Spotlight 1/2023: Not only for the time being

District Apostle Leonard Kolb (USA) ventures a look into the future. He speaks of the divine destiny that awaits Christians in the eternal future after life on earth. But the preparation for it takes place already today.

The motto for this year, “Serving and reigning with Christ”, projects us into a future orientation: Christ is coming! The Chief Apostle clearly outlines how these two elements of spiritual work are necessary for those preparing for Christ’s return. Thus, the concept of work that started in the beginning when God expected humanity to care for and preserve the creation He had made for them, is continued into the future world. The prospect of serving and reigning with Christ is a stirring inspiration; imagine, the Almighty calls you for a purpose!

Our journey on this earth is not merely a life with a transitory or temporal meaning; we have a divine purpose in an eternal future and, our Saviour, Jesus Christ wants us for this purpose!

Nevertheless, we cannot allow ourselves to become futurists, those simply enamoured with a future life, rather this inspiration must prompt us to be “realists” to the reality of preparing ourselves here and now. Let us look at these two labours and begin practising these efforts already in the present.

When we consider serving, it is necessary to also consider sacrifice. How much of my time, my resources, my wealth, my efforts, my strength am I willing to set forth or sacrifice in order to serve Christ today? “Therefore by Him let us continually offer the sacrifice of praise to God, that is, the fruit of our lips, giving thanks to His name. But do not forget to do good and to share, for with such sacrifices God is well pleased” (Hebrews 13:15–16).

The writer of Hebrews shows us that doing good and sharing is a sacrifice. Praising God and giving thanks also means a sacrifice was made. From this, we can see that serving is not a matter of convenience; it does not fit into the normality of a self-centred life. One must truly desire it and “budget” for it; one must commit to it: “Yes, I want to serve with Christ! And I know this will cost me something.” But then comes the realisation that this cost is nothing compared to the joy one receives in serving. This joy is the joy in Christ, a source of ongoing strength and happiness that lifts us from mundane burdens and cares into the assurance of the Lord’s presence and His blessing for our good. Once this is understood, the work of serving becomes not only easier, but becomes part of our nature, as it was part of the nature of Christ.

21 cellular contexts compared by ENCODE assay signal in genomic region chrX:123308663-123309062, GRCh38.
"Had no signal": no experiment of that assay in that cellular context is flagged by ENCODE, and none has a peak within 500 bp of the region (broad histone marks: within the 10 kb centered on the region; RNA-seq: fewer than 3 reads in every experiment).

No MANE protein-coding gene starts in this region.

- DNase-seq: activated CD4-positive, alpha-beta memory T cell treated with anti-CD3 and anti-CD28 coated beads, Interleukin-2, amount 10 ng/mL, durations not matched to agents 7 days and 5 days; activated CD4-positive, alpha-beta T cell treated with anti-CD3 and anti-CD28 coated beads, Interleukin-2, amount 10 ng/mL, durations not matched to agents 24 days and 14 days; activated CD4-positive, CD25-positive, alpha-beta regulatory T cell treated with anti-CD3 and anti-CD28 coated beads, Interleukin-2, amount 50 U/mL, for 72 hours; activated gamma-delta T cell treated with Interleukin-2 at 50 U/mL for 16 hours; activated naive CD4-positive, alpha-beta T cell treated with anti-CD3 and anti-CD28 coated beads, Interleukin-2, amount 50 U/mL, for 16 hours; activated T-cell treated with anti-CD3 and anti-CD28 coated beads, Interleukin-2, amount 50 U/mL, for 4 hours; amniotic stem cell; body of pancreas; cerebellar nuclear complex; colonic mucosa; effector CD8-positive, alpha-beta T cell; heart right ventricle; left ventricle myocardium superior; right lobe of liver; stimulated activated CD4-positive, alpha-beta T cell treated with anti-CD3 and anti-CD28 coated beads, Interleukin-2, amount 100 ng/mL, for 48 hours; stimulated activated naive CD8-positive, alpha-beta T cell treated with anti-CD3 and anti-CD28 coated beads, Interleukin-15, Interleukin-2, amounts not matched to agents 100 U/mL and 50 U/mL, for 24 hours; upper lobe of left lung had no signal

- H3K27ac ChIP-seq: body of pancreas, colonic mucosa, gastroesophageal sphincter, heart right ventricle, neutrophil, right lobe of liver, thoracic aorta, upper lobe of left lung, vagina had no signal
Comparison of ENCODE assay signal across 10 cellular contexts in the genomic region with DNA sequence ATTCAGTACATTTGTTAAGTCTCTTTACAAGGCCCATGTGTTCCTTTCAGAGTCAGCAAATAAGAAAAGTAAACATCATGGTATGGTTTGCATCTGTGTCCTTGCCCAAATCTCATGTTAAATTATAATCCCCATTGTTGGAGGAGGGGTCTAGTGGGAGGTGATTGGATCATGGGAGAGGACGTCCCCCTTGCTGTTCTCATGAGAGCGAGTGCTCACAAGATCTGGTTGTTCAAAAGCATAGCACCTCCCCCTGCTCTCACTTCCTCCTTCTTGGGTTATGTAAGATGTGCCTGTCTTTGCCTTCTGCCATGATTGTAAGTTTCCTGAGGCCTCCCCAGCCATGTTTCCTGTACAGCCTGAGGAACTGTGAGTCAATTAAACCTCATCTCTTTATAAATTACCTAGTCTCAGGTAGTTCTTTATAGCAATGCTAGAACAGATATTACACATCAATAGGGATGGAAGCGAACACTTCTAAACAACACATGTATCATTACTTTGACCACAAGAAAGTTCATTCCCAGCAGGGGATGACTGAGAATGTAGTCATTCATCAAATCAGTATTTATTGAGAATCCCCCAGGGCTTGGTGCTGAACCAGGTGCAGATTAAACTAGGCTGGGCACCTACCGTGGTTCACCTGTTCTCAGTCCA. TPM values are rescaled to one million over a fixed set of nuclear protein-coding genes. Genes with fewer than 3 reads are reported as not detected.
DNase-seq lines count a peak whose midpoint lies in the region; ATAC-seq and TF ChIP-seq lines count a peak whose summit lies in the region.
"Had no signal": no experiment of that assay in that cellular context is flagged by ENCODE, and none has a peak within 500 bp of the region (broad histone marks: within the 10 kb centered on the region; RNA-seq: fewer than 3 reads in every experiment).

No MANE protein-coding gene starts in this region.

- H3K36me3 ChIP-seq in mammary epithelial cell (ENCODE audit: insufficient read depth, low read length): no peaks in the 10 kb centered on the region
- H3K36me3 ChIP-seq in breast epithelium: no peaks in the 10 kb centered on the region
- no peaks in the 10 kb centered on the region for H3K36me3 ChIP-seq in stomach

When we consider reigning, we should take into consideration self-control, a fruit of the Spirit (Galatians 5: 22); in other words, a trait that is generated in one who is led by the Spirit of God. Self-control, or reigning over ourselves, is sometimes a difficult work, as it moves counter to our earthly nature and even against the societal zeitgeist. Prevalent today are desires for freedom of expression, demands for liberty to do as one pleases; no restrictions, no inhibitions. The Spirit of Christ illuminates us so we see ourselves as we really are—small and undeserving—which prompts us to humble ourselves under the loving and gracious will of our benevolent Father. Self-control comes easier to a humble soul who more clearly sees the bigger picture, namely that the way and will of God brings freedom from sinfulness and liberty to serve. “Now the Lord is the Spirit; and where the Spirit of the Lord is, there is liberty” (2 Corinthians 3: 17).

“For you, brethren, have been called to liberty; only do not use liberty as an opportunity for the flesh, but through love serve one another” (Galatians 5: 13).

Thus, we can see how these two beautiful overcoming attributes link together. Each is necessary for us to develop and prepare for Christ’s return.

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